FINA 4310 Spring 2002 Chapter 4: Mutual Funds and Other ...
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  • 1. FINA 4310 Spring 2002 Chapter 4: Mutual Funds and Other Investment Companies
  • 2. Investment Companies
    • Unit Investment Trusts
    • Managed Investment Companies
      • Open-end funds ( Mutual Funds )
      • Closed-end funds
    • Real Estate Investment Trusts (REITs)
    • Exchange-Traded Funds (ETFs)
    • Commingled Funds
    • Hedge Funds
  • 3. Unit Investment Trusts
    • Portfolio is fixed for the life of the trust
    • Fixed-Income UIT
      • Government securities
      • Corporate bond
      • Municipal bond
      • International bond
    • Equity UIT
  • 4. Mutual Funds
    • Open-end funds
      • Invest by sending money directly to the fund
      • New units are created as new money flows in
      • Units retired as money flows out
      • Go in and out at Net Asset Value (NAV)
    • Management companies – “Families”
      • Fidelity
      • Vanguard Many Others
  • 5. Types of Mutual Funds
    • Equity Funds
    • Fixed-Income Funds
    • Money Market Funds
    • Balanced Funds
    • Asset Allocation Funds
    • Index Funds
    • Specialized Funds
  • 6. Equity Mutual Funds
    • Aggressive Growth /Capital Appreciation
      • Small companies/Narrow market sectors
    • Growth
      • Firms with good revenue & earnings potential
    • Blend (Growth and Income)
      • Combination of Growth and Value Stocks
    • Value
      • Profitable, Dividend-paying stocks
      • Stocks with low P/E ratios
  • 7. Balanced Funds
    • Invests in both equities and fixed income securities
    • Proportion of stocks and bonds fairly stable over time
    • Designed to be an investor’s entire portfolio
    • Example: ARK Balanced Fund
  • 8. Asset Allocation Fund
    • Like Balanced Funds, hold both stocks and bonds
    • Proportion of stocks vs. bonds varies substantially over time
    • Manager tries to increase returns by timing the market
    • Example: Preferred Asset Allocation Fund
  • 9. Index Funds
    • Passive Management
    • Goal is to match the performance of a benchmark index
    • Low expenses
    • Most Popular Benchmark: S&P 500 Index
    • Example: Vanguard Index Funds
  • 10. Specialized Funds
    • Focus on a particular sector or industry
      • Real Estate
      • Technology
      • Health Care
      • Utilities
      • Financial Services
  • 11. Closed-end Funds
    • Do not create or redeem shares
    • After initial offering, shares trade on secondary market
    • To invest, buy shares on the exchange
    • May trade above or below NAV
      • Above: Premium
      • Below: Discount
  • 12. Real Estate Investment Trusts
    • Like a closed-end fund
      • Buy it on an exchange
    • Equity REITS
      • Buy investment property
    • Mortgage Trusts
      • Buy mortgage loans
  • 13. Exchange-traded Funds
    • Like closed-end funds, they trade on an exchange
    • Like index funds, they tend to be passively managed
    • A variety of legal forms:
      • Unit Investment Trusts ( SPDRs , HOLDRs )
      • Open-end Mutual funds ( iShares )
      • Traditional mutual fund share class ( Vipers )
  • 14. Commingled Funds
    • Partnerships of investors that pool their funds
    • Similar to open-end mutual fund
    • Typically, small institutional investors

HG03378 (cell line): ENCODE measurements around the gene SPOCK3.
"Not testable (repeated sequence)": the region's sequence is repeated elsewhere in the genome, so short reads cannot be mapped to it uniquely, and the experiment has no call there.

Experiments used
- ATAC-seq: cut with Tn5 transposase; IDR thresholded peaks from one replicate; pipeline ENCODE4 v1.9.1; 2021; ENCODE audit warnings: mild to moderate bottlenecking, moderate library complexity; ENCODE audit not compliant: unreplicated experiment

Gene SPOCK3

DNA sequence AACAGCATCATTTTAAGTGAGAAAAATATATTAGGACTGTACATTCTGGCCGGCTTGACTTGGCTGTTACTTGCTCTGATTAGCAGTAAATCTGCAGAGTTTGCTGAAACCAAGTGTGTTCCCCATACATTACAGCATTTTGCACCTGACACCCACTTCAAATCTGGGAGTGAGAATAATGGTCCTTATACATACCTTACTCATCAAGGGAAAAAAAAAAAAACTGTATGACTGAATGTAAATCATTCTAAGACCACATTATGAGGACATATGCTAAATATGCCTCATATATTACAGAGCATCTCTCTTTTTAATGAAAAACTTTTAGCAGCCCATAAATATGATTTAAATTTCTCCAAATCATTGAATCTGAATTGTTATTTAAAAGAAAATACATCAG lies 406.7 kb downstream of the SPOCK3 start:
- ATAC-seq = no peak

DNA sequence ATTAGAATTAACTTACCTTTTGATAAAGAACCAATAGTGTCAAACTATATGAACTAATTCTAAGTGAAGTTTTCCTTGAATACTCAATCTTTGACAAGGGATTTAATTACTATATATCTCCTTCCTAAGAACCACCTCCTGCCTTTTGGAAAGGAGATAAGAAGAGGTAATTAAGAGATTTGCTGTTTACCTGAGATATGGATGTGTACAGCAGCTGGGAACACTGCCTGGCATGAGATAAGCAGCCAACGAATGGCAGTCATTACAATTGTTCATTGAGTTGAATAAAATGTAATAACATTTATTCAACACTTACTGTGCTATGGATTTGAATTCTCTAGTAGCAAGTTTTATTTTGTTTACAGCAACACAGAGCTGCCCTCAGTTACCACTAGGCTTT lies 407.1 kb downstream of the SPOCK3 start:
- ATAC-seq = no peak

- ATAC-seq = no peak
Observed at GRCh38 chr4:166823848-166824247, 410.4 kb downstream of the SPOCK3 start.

• Most commonly pension plans
      • Larger than typical individual investor
      • Too small to warrant individual management
  • 15. Hedge Funds
    • Limited partnership of investors
      • Accredited investors (high net worth)
      • Restricted to 499 partners
      • Cannot advertise
      • Less regulated than mutual funds
        • Manager has freedom to follow a wider variety of investment strategies
        • fewer reporting requirements
  • 16. Mutual Fund Fees
    • Front-end load
    • Back-end load
    • 12b-1 charges
    • Operating Expenses
    • Broker Commissions
  • 17. Front-end Load
    • This is a sales charge, or “commission” charged to enter a fund
    • Paid as a percentage of investment
    • Can be as large as 8.5%
    • Rarely higher than 6.25%
    • Often much lower, down to zero
    • “No Load Fund” means no front-end load
  • 18. Back-end Load
    • Also called:
      • Redemption Fee
      • Contingent Deferred Sales Charge
    • This is a fee charged when you exit the fund
    • Charged in percentage terms
    • Some funds have no back-end load
    • If they do, it often drops off gradually to zero the longer you hold the fund
    • Discourages investors with short horizons
  • 19. 12b-1 charges
    • Managers can use up to 1% of the fund’s assets each year to pay for...
      • Advertising
      • Annual reports and prospectuses
      • Commissions paid to brokers
    • Because these fees come straight from the fund’s assets, they are “hidden” costs to the investor
  • 20. Operating Expenses
    • Administrative Expenses
    • Advisory fees paid to manager
    • Should be less than 2% per year
    • Again, this comes out of the funds assets. (You don’t see them explicitly, but pay for them in the form of lower returns)
    • Measured by “expense ratio”
  • 21. Brokerage Commissions
    • If your broker does not have an arrangement with the mutual fund management company, they will charge you a commission to invest for you.
    • But, you do not need to go through a broker at all. You can buy (and redeem) shares directly from the mutual fund.
  • 22. Classes of Mutual Fund shares
    • One fund can have multiple classes with different fees
      • Class A: Front-end load
      • Class B: Back-end load and 12b-1
      • Class C: Higher 12b-1 fees
    • Investor class and premium class shares
      • Example: Vanguard “ Admiral ” Shares